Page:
• The oil has culinary and pharmaceutical uses, as well as long established uses in the making of paints, varnishes, and soaps. (wikipedia.org)
  • In the 19th century poppy seed oil was used as cooking oil, lamp oil, and varnish, and was used to make paints and soaps. (wikipedia.org)
  • Particularly notable are its uses as a carrier for oil paints and as a pharmaceutical grade carrier for medicinal iodine and drugs. (wikipedia.org)
  • Painters prepared poppyseed oil by hand until the late 19th century, when oil paints became available prepared in tubes. (wikipedia.org)
  • While poppyseed oil does not cause as much yellowish tinting of paints as linseed oil, it dries slower and is less durable than linseed oil because the fat responsible for the yellowing also provides durability. (wikipedia.org)
  • Inexpensive and easy to produce, these paints were used for millennia in many different parts of the world and were commonly used in the United States until the 20th century. (monticello.org)
  • Linseed oil-based paints were not used on fresh plaster because traditional lime-based plaster is very alkaline when first applied (it has a high pH) and so it breaks down the oil in the paint. (monticello.org)
  • linoleum
  • Linoleum, also called Lino, is a floor covering made from materials such as solidified linseed oil (linoxyn), pine rosin, ground cork dust, wood flour, and mineral fillers such as calcium carbonate, most commonly on a burlap or canvas backing. (wikipedia.org)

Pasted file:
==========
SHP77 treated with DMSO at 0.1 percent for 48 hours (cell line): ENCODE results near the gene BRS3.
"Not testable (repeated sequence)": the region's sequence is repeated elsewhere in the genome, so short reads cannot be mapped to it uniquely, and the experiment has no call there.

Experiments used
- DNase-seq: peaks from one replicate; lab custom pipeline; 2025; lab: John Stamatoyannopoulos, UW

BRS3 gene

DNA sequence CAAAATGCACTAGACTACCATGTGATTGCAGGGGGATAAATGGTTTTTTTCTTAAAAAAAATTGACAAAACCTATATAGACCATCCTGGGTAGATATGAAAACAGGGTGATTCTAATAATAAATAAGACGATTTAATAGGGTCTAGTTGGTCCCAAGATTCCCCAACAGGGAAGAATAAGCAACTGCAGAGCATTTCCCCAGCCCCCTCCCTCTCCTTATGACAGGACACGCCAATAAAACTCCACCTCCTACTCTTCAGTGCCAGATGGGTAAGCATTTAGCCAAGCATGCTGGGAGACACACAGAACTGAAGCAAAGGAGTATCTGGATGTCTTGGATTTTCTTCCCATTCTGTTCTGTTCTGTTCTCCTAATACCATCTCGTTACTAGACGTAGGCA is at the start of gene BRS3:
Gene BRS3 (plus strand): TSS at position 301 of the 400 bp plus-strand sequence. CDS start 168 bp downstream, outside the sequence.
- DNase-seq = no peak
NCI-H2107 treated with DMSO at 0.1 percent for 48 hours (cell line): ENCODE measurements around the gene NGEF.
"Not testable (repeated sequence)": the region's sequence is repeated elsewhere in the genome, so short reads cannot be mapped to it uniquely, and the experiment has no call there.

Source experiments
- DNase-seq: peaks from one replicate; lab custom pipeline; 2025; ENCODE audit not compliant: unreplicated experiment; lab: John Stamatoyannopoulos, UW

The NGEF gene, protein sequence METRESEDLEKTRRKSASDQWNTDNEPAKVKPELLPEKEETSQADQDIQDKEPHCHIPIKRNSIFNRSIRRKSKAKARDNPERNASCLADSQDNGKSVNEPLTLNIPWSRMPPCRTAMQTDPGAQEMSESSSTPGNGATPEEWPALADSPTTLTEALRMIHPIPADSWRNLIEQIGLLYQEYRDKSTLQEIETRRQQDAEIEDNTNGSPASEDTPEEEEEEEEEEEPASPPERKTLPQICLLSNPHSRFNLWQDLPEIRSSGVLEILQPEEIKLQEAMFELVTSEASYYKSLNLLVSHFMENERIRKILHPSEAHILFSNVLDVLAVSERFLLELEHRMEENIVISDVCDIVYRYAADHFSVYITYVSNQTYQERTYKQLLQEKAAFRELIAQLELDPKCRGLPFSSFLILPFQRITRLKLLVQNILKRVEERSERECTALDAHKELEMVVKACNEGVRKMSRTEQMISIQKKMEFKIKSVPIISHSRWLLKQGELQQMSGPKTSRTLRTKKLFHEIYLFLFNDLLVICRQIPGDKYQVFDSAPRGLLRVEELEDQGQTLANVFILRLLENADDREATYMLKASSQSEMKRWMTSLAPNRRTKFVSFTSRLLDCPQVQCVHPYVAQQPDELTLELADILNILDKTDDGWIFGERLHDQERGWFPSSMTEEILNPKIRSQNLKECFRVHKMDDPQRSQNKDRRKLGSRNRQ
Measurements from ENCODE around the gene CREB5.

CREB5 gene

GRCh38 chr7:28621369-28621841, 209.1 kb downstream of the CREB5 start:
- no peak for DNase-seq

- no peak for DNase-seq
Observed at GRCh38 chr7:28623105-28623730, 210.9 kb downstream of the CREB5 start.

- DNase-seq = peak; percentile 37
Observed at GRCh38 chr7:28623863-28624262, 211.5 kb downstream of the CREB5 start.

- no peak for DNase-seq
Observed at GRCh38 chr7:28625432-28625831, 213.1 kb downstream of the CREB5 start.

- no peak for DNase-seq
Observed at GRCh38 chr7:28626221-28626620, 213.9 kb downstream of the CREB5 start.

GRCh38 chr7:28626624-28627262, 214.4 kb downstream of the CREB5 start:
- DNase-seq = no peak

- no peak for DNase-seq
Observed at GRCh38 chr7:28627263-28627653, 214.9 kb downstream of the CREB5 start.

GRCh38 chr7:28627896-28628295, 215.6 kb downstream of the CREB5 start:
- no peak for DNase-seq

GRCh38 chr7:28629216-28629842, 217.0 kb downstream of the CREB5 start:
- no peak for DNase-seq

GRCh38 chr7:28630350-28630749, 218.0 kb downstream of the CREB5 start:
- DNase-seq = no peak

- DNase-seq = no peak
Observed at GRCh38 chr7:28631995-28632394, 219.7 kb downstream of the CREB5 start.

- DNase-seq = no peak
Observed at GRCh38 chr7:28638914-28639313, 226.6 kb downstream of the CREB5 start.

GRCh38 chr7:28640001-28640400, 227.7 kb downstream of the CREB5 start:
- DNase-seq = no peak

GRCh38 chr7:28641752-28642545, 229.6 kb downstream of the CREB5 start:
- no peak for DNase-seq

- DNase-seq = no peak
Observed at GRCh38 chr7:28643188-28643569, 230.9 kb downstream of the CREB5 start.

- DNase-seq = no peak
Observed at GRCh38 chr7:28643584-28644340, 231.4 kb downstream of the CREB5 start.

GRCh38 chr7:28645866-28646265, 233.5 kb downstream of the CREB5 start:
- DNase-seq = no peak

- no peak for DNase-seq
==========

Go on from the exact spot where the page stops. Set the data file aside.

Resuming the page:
• mixture
  • This mixture was known as oglio cotto-"cooked oil. (wikipedia.org)
  • the pigment and oil mixture would have been ground into a paste with a mortar and pestle. (wikipedia.org)
  • but the word paint is usually confined to a mixture of oil and pigment, ground together in a process that thoroughly coats every small particle of pigment in oil, together with other materials which possess properties necessary to enable the paint to dry hard and with a degree of flexibility and to varying degrees of opacity/translucency. (wikipedia.org)
  • rubbery
  • If the oil is subjected to raised temperatures for a long time, it will become a rubbery oil-insoluble substance. (wikipedia.org)